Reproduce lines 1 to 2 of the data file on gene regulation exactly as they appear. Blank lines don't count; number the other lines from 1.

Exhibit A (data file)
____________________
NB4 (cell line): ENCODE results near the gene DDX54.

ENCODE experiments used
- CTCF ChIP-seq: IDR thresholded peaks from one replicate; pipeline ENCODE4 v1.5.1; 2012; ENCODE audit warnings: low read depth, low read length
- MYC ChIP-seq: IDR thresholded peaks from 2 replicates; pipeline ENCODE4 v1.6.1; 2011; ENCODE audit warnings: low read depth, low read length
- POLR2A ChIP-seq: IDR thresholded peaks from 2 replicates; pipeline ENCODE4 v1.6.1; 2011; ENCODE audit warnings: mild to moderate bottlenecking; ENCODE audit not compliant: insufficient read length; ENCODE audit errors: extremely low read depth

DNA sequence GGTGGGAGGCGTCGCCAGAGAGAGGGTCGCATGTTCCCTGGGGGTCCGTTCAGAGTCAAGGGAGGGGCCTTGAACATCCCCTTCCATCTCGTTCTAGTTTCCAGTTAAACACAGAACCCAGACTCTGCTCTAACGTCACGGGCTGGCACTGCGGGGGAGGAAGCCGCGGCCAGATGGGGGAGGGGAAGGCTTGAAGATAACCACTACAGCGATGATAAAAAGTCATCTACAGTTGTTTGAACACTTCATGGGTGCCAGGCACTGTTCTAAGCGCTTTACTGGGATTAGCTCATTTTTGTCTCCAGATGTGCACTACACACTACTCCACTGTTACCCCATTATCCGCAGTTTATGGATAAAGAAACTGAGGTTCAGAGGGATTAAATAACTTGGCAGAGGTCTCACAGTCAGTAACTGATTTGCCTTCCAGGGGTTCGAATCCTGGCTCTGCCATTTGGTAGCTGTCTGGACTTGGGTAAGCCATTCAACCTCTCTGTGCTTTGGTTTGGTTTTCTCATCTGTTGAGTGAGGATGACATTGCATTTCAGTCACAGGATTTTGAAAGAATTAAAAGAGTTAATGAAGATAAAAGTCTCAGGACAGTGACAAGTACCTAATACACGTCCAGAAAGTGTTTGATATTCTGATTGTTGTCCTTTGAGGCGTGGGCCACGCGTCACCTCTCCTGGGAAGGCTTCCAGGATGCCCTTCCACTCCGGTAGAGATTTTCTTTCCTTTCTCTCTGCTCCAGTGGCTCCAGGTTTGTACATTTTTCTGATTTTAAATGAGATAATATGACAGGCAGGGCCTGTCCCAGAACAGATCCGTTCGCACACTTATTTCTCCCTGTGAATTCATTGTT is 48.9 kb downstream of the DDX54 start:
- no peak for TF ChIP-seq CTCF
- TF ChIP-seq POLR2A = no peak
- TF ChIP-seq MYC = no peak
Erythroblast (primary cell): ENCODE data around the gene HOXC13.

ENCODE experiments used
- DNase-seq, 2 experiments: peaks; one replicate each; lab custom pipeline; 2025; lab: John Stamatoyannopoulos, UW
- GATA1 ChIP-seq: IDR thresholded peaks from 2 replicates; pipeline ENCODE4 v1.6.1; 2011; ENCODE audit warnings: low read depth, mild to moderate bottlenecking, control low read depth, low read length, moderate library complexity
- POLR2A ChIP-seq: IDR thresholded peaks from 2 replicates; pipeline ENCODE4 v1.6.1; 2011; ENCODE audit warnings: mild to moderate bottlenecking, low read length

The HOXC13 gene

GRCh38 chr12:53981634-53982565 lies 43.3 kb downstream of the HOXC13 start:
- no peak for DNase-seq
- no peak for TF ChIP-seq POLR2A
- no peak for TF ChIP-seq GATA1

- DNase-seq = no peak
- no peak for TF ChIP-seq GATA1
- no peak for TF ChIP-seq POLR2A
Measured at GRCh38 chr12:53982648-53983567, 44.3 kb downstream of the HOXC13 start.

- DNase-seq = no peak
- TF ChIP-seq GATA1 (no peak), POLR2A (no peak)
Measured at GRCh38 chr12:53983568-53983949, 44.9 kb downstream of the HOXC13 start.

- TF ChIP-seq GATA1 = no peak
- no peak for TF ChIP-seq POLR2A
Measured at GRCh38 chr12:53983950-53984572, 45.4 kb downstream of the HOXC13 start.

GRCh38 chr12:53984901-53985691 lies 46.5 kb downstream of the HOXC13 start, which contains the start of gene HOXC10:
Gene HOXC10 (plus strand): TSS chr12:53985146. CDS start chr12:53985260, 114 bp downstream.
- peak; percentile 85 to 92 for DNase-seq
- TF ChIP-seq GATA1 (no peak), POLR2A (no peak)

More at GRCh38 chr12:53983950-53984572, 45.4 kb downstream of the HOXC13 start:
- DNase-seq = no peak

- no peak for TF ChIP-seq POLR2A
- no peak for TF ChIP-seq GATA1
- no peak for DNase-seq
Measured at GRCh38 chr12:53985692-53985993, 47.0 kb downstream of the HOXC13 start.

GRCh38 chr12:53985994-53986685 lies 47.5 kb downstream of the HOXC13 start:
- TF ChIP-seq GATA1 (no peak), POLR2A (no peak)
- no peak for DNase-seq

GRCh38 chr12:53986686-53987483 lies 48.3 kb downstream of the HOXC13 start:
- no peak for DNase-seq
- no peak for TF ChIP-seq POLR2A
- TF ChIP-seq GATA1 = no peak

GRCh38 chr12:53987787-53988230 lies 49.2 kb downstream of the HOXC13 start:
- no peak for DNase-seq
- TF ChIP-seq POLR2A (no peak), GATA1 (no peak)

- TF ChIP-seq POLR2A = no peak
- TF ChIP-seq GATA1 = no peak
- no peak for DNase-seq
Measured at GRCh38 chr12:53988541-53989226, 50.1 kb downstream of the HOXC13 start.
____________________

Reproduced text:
NB4 (cell line): ENCODE results near the gene DDX54.

ENCODE experiments used